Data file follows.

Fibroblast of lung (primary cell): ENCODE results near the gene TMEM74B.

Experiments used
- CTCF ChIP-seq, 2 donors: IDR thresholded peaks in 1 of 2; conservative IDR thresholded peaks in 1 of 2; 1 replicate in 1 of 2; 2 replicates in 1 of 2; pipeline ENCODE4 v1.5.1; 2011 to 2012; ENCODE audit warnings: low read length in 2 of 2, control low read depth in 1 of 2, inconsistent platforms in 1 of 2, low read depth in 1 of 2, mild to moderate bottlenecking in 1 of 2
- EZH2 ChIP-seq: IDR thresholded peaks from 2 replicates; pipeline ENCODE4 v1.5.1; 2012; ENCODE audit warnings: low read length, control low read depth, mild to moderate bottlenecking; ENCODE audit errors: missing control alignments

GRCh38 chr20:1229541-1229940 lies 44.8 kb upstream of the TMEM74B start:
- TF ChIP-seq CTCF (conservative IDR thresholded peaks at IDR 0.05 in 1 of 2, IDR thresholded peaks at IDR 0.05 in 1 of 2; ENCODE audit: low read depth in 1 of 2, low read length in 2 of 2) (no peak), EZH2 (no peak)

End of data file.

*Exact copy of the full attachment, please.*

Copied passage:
Fibroblast of lung (primary cell): ENCODE results near the gene TMEM74B.

Experiments used
- CTCF ChIP-seq, 2 donors: IDR thresholded peaks in 1 of 2; conservative IDR thresholded peaks in 1 of 2; 1 replicate in 1 of 2; 2 replicates in 1 of 2; pipeline ENCODE4 v1.5.1; 2011 to 2012; ENCODE audit warnings: low read length in 2 of 2, control low read depth in 1 of 2, inconsistent platforms in 1 of 2, low read depth in 1 of 2, mild to moderate bottlenecking in 1 of 2
- EZH2 ChIP-seq: IDR thresholded peaks from 2 replicates; pipeline ENCODE4 v1.5.1; 2012; ENCODE audit warnings: low read length, control low read depth, mild to moderate bottlenecking; ENCODE audit errors: missing control alignments

GRCh38 chr20:1229541-1229940 lies 44.8 kb upstream of the TMEM74B start:
- TF ChIP-seq CTCF (conservative IDR thresholded peaks at IDR 0.05 in 1 of 2, IDR thresholded peaks at IDR 0.05 in 1 of 2; ENCODE audit: low read depth in 1 of 2, low read length in 2 of 2) (no peak), EZH2 (no peak)